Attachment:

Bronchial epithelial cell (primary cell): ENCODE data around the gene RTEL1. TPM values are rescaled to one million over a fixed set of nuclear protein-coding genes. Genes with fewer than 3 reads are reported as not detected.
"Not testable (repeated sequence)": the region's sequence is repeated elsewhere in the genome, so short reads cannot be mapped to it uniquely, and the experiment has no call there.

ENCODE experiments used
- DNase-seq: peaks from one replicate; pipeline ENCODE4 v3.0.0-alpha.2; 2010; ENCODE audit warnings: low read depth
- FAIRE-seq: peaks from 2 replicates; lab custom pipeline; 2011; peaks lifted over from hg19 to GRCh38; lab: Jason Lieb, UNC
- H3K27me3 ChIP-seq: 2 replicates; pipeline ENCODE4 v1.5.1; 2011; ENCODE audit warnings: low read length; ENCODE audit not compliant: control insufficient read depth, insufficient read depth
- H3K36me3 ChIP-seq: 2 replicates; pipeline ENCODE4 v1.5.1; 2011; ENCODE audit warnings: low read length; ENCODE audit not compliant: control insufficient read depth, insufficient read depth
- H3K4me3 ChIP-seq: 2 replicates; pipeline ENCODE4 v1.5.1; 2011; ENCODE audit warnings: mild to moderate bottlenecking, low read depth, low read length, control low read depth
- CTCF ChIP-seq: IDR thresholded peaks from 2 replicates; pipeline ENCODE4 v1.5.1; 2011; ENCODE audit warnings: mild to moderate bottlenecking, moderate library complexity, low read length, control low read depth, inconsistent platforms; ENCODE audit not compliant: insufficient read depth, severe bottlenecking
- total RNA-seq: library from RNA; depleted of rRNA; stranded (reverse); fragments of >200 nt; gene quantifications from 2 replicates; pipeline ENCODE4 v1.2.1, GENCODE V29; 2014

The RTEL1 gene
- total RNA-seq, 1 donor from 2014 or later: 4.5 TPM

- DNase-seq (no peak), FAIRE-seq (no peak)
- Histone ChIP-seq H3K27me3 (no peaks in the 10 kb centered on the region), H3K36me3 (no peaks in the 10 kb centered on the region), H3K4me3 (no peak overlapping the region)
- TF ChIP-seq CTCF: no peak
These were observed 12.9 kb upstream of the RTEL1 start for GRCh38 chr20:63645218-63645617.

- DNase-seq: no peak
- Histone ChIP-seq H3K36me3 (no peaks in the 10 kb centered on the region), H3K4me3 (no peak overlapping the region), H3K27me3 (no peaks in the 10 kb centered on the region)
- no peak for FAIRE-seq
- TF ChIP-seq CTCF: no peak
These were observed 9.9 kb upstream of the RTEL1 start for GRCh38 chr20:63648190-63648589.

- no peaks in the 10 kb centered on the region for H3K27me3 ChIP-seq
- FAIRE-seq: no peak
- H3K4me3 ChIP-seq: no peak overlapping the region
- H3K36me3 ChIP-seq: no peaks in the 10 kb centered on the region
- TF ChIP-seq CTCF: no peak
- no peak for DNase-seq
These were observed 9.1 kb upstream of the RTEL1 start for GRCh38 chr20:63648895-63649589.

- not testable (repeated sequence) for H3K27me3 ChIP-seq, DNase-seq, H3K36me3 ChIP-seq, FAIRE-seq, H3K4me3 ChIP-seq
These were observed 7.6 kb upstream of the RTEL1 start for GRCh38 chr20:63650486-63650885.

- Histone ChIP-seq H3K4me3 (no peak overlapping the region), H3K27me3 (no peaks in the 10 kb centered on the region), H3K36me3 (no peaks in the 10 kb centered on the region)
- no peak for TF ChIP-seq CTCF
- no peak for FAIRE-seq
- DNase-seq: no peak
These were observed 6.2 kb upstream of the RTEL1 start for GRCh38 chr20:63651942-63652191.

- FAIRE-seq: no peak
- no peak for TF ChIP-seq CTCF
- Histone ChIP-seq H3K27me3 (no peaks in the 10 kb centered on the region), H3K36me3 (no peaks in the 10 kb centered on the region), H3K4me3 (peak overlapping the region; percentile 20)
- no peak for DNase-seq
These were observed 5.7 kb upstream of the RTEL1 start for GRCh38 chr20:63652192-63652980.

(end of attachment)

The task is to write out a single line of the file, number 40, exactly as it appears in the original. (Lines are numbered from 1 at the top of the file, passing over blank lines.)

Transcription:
These were observed 5.7 kb upstream of the RTEL1 start for GRCh38 chr20:63652192-63652980.